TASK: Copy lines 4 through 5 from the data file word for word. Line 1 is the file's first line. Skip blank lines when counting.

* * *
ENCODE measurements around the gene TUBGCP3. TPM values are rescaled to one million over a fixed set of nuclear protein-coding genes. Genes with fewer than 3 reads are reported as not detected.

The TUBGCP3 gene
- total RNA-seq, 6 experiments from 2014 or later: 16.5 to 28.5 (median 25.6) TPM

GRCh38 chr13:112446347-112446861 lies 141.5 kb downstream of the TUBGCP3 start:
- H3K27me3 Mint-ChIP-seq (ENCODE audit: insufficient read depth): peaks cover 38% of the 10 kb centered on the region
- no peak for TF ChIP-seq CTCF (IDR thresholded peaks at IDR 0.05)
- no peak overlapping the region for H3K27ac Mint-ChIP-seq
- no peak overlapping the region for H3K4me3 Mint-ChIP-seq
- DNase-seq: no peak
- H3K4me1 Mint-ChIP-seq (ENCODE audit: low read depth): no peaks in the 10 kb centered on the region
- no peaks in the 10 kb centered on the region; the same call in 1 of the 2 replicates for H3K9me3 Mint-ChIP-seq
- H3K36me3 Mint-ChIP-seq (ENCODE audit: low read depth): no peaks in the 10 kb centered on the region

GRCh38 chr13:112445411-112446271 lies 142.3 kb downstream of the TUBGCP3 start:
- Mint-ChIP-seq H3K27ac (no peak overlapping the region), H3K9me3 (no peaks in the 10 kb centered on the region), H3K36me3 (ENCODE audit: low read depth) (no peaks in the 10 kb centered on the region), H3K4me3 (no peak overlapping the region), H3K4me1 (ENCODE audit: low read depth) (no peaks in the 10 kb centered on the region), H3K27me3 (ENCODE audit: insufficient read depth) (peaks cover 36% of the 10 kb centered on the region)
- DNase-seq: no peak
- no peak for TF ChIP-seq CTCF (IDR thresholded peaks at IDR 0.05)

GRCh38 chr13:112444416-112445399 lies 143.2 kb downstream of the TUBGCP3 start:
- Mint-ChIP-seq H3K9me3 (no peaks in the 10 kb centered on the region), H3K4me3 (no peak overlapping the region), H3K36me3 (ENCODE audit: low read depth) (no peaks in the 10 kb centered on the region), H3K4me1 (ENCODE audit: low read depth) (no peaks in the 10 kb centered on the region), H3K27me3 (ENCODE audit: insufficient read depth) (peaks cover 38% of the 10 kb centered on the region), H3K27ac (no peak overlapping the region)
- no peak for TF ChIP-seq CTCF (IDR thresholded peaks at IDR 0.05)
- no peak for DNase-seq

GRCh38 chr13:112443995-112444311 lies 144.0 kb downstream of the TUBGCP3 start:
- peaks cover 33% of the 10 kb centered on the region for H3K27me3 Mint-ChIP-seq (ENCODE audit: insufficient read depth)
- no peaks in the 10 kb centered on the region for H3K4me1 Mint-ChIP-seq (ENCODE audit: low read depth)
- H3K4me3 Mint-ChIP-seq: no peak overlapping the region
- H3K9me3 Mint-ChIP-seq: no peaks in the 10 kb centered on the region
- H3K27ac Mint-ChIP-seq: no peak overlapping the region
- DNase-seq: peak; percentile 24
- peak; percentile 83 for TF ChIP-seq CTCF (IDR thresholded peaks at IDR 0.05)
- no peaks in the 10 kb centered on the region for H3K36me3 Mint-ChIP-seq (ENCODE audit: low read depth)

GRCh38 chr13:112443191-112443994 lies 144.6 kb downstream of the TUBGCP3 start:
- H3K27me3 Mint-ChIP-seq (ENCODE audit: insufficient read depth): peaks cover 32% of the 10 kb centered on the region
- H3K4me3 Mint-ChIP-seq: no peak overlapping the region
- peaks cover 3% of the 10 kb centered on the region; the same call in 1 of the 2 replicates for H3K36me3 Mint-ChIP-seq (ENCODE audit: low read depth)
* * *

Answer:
GRCh38 chr13:112446347-112446861 lies 141.5 kb downstream of the TUBGCP3 start:
- H3K27me3 Mint-ChIP-seq (ENCODE audit: insufficient read depth): peaks cover 38% of the 10 kb centered on the region